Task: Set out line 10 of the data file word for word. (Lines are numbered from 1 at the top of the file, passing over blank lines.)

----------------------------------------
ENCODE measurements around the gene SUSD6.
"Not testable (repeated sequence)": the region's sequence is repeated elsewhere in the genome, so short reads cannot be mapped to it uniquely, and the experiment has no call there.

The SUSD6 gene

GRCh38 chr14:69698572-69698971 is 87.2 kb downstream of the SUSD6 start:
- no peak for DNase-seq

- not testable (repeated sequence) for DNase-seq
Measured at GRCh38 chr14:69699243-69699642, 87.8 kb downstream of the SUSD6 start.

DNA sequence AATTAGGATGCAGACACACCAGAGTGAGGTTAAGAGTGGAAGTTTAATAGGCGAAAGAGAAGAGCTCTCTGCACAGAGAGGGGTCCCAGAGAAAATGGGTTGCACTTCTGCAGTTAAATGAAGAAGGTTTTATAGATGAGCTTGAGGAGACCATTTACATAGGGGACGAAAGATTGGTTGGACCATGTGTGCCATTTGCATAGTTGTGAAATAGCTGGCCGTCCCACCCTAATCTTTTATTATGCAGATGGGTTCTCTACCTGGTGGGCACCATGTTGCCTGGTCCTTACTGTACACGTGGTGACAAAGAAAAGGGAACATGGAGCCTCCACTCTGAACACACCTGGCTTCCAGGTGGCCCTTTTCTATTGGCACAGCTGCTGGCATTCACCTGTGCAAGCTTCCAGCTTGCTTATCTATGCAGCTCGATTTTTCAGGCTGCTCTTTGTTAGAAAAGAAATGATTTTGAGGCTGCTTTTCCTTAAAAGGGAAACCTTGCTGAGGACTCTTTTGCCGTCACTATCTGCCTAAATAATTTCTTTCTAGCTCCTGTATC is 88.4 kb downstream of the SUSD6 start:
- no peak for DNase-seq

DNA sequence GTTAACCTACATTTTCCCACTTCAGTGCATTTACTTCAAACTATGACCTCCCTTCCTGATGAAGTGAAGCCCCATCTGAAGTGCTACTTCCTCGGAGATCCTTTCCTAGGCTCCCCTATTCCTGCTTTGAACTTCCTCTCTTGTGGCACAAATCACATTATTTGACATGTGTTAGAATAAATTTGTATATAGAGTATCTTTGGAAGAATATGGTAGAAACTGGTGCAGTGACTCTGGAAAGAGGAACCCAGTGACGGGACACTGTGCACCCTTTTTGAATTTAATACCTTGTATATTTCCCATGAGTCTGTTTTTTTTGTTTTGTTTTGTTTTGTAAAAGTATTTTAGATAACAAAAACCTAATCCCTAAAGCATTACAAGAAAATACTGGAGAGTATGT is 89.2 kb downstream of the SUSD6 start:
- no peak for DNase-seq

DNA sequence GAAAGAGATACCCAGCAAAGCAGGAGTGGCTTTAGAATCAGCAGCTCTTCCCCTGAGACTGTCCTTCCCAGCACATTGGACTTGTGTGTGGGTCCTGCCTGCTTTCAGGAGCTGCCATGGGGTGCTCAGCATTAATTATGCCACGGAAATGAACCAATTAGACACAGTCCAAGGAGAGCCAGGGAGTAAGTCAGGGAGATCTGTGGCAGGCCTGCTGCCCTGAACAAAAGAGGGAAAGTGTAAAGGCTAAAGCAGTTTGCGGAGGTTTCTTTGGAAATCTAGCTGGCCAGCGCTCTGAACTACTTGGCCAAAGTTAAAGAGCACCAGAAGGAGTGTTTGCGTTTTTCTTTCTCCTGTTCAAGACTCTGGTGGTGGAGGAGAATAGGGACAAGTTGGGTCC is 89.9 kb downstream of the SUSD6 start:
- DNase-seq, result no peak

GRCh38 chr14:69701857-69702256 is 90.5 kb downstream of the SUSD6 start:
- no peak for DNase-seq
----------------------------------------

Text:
DNA sequence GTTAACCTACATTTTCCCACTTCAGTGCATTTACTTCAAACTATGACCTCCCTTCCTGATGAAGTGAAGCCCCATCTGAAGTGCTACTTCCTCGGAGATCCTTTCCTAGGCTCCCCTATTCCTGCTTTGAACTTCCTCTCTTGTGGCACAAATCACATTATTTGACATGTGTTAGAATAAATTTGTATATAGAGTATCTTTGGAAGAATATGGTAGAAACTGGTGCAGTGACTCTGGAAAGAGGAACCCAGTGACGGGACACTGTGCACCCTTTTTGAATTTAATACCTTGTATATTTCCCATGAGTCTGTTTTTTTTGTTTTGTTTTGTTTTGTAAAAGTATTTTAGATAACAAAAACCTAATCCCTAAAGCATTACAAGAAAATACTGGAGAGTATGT is 89.2 kb downstream of the SUSD6 start: